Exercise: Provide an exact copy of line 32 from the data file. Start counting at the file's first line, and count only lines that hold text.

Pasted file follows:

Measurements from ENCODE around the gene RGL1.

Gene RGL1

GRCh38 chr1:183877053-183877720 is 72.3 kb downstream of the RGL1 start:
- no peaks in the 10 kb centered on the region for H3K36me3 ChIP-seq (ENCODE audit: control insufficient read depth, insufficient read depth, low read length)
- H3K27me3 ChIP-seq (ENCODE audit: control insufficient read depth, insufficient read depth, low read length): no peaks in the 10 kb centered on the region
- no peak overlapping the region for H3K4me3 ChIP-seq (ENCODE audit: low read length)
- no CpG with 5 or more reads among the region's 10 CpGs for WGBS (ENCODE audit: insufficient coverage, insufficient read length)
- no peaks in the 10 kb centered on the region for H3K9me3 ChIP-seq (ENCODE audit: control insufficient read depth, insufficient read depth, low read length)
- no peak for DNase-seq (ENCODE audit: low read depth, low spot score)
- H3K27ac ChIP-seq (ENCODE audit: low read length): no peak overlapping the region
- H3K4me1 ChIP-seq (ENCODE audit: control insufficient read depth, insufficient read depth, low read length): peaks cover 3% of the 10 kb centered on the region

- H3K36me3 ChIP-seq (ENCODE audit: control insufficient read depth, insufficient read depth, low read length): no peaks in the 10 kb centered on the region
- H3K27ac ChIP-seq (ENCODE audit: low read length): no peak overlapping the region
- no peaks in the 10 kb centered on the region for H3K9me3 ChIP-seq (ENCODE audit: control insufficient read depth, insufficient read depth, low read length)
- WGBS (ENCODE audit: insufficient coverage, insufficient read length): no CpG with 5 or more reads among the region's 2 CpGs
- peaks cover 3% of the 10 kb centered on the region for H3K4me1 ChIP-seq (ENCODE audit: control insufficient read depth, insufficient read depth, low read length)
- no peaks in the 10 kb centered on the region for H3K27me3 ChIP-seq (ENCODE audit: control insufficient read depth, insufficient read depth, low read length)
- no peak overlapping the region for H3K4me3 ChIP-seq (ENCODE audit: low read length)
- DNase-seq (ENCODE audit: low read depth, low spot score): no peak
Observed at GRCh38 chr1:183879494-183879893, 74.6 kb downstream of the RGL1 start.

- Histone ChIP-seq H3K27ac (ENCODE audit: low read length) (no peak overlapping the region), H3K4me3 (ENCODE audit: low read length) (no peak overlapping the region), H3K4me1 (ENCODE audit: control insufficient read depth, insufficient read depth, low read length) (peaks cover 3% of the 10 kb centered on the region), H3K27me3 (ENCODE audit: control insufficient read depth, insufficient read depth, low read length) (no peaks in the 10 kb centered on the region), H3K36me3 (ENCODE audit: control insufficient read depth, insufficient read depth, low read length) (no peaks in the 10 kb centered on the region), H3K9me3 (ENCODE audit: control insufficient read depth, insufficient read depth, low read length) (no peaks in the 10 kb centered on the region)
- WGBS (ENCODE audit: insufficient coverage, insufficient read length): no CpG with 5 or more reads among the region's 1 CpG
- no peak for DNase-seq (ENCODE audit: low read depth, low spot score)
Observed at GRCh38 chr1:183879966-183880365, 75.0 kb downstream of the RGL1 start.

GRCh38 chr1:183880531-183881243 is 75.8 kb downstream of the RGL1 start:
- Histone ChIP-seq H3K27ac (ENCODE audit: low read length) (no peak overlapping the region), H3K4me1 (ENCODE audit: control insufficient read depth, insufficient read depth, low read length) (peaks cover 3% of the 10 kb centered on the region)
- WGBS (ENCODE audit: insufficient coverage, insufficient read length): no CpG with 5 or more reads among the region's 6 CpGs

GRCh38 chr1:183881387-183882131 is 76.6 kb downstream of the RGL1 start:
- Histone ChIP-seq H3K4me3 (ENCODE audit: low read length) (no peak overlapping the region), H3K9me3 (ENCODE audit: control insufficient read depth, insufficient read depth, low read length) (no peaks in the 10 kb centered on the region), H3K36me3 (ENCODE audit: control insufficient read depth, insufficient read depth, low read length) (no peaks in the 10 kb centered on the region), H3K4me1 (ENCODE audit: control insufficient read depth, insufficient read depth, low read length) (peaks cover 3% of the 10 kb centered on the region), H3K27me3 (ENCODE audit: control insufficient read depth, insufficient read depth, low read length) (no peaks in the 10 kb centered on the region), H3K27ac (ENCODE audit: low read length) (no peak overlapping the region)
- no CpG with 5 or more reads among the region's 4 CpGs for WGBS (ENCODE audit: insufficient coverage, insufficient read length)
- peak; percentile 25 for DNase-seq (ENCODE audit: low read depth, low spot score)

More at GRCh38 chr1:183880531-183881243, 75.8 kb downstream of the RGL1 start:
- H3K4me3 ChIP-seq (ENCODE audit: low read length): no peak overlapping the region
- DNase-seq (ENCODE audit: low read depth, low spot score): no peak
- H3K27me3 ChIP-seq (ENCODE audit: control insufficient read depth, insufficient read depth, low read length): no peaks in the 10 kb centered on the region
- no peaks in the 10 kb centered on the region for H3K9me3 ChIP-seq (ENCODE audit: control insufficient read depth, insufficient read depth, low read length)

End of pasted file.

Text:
More at GRCh38 chr1:183880531-183881243, 75.8 kb downstream of the RGL1 start: